Nancy Spungen, the one-time girlfriend of Sex Pistols’ bassist Sid Vicious, solidified her position as a leading figure of the 1970s punk scene. Throughout her life, she was ailed with various health issues. From being born with severe cyanosis to being diagnosed with schizophrenia when she was 15, Spungen’s life was as turbulent as was her death and, in reality, the final three years before her death was especially frenetic.
Spungen first moved to New York City where she started working as a stripper and prostitute before landing in London. It is here that she met Sid Vicious and became involved with him and the band. Upon Sex Pistols’ disbanding, the couple checked into the famous Chelsea Hotel in New York and, tragically, Spungen would never leave. Her relationship with Vicious was as toxic as it could get. It was interspersed with bouts of domestic violence and they whiled away their days in a daze of drugs.
On October 12th, 1978, Spungen was found dead in the bathroom of her and Vicious’ hotel room with a single stab wound in her abdomen. Her death was as mysterious as it was horrific. The knife that caused the wound reportedly belonged to Vicious and he was charged with second-degree murder — but got out on bail awaiting trial. Vicious, however, died before the trial could take place and the case was subsequently closed.
Spungen’s life and death became the subject of much controversy among the fans of the Sex Pistols. Alternatively, it also became the inspiration for a musical composition by a band that had just started to come into the purview of the punk rock scene. The American band Misfits were recognised as the forebearers of a very specific sub-genre of punk, that came to be known as horror punk. As the name suggests, horror became a recurrent theme in these songs. Sometimes it would include violent imagery from horror movies and, at other times, as in this case, it would straight up refer to real-life incidents.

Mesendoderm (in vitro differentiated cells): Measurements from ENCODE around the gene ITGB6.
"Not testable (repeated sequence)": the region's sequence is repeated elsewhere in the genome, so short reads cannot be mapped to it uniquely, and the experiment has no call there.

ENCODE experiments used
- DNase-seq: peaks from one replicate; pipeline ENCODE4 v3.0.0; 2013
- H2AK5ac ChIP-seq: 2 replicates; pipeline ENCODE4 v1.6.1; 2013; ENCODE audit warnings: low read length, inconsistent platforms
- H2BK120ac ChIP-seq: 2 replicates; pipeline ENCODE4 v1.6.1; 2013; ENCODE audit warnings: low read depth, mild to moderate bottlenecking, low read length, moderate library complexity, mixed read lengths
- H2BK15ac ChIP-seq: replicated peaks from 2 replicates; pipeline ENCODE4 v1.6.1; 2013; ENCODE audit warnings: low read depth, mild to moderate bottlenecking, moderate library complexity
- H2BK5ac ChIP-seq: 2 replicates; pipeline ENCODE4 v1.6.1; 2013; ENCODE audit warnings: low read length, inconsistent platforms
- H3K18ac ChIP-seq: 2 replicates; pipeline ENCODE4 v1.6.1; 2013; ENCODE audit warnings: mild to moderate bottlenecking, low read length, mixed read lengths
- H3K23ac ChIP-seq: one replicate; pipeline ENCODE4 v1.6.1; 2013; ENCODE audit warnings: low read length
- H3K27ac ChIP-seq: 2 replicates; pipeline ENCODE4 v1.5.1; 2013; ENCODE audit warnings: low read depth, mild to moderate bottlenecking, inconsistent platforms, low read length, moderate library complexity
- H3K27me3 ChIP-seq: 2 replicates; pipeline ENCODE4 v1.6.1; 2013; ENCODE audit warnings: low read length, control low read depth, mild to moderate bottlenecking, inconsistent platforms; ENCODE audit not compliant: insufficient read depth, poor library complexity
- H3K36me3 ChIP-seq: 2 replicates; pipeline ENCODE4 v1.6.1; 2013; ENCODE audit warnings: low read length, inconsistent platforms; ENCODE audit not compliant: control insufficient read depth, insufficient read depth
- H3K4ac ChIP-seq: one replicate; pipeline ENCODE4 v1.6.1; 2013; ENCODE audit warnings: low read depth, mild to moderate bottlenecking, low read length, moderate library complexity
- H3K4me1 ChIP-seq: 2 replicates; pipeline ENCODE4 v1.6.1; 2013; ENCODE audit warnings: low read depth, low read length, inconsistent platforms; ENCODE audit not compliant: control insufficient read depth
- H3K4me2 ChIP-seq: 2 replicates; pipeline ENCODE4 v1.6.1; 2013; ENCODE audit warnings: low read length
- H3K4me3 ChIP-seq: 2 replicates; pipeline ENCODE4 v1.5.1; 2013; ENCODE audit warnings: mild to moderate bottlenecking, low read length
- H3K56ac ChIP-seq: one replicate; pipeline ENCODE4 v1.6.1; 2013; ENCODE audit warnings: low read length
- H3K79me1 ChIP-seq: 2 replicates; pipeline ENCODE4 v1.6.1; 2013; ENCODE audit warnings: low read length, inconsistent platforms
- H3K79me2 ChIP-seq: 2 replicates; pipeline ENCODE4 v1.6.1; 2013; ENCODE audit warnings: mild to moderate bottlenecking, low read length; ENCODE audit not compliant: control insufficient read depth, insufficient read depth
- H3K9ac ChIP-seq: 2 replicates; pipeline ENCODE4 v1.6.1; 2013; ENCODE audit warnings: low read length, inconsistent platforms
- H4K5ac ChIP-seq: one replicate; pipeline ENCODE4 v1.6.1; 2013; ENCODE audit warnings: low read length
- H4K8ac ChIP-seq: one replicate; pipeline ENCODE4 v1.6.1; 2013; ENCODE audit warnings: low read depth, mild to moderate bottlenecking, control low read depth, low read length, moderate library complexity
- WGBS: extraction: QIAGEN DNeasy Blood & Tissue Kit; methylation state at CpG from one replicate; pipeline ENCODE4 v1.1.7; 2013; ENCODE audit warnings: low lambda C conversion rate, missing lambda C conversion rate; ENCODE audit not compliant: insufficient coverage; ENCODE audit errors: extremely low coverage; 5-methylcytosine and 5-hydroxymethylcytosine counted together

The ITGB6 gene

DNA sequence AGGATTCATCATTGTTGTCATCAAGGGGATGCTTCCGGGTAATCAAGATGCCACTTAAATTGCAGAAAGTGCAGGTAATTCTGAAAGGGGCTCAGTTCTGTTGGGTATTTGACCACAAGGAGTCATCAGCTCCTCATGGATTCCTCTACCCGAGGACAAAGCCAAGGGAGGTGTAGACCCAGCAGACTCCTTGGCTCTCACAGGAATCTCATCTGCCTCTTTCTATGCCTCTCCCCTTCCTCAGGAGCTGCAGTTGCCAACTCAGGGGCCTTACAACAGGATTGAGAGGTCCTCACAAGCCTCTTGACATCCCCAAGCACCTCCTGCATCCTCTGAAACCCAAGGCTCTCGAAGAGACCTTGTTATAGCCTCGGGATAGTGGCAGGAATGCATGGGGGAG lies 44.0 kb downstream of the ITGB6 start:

The Misfits’ third single ‘Horror Business’ was reportedly written on Spungen’s unsolved murder at the Chelsea Hotel. Released in 1979, less than a year after Spungen’s death, ‘Horror Business’ consisted of lyrics such as “Don’t go in the bathroom with me” and “I’ll put a knife in you”, that was suggestive of the harrowing incident that surrounded Spungen’s death.
With a jarring instrumental in the background, Glen Danzig’s voice was in a league of its own. The minor notes in the song often gave it a rather serious demeanour. However, horror punk, in essence, was a genre that employed a satirical or humourous approach to its songs. This was palpable in the chorus of ‘Horror Business’ where the melodic and happy vocals and tunes camouflaged the severity of the lyrics “I’ll put a knife in you”. The song, however, could have also referred to the 1960 Alfred Hitchcock film Psycho, which also featured a scene of Marion, a character in the film, being stabbed to death in a bathroom.
Curiously enough, the production in the distribution of the song also came with a horror story of its own. Due to a pressing error, almost 20 copies came with ‘Horror Business’ on both sides of the vinyl. The story, as it was fabricated, went that the band recorded the song in a haunted house and as they were later mixing the tapes, they heard strange voices and sounds in the background. In an interview, Jerry Only, the bassist for the band said: “There was a weird sound on there and we didn’t know where the hell it came from.” The band were out of any more money or effort to put behind the song so Only suggested, “Let’s just say it was recorded in a haunted house. Everybody’ll love that!”
A horror story complementing another horror story – a true collaboration, wasn’t it? Here is ‘Horror Business’ by the Misfits for you to listen to: